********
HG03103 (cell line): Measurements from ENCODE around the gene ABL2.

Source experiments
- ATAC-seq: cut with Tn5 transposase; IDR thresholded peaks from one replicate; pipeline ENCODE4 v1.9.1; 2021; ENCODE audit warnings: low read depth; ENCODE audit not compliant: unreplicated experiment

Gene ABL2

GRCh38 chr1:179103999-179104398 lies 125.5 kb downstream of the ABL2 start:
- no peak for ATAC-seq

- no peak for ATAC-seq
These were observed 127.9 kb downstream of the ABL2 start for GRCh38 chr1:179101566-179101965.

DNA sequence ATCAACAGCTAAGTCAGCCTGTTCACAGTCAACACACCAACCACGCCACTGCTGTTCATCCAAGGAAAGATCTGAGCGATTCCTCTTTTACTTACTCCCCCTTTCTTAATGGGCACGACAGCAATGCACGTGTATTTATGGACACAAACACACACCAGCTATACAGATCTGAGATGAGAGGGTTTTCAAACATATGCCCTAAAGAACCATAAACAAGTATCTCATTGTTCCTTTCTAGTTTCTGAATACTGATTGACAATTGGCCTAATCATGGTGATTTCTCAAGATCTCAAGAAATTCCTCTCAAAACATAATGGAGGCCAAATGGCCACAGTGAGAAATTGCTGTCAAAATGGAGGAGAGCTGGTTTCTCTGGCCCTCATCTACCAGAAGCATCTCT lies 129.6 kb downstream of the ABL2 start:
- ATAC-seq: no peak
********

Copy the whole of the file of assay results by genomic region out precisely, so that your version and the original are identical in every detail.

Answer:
HG03103 (cell line): Measurements from ENCODE around the gene ABL2.

Source experiments
- ATAC-seq: cut with Tn5 transposase; IDR thresholded peaks from one replicate; pipeline ENCODE4 v1.9.1; 2021; ENCODE audit warnings: low read depth; ENCODE audit not compliant: unreplicated experiment

Gene ABL2

GRCh38 chr1:179103999-179104398 lies 125.5 kb downstream of the ABL2 start:
- no peak for ATAC-seq

- no peak for ATAC-seq
These were observed 127.9 kb downstream of the ABL2 start for GRCh38 chr1:179101566-179101965.

DNA sequence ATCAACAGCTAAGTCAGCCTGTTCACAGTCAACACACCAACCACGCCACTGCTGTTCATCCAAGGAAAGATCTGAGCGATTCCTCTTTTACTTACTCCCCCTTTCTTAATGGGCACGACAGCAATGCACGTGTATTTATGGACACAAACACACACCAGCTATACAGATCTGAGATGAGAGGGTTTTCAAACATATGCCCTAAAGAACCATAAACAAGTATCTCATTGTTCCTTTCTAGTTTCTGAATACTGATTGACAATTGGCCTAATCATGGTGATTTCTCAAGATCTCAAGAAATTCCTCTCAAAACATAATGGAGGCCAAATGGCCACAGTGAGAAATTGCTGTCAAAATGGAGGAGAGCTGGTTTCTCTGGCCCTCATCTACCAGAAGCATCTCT lies 129.6 kb downstream of the ABL2 start:
- ATAC-seq: no peak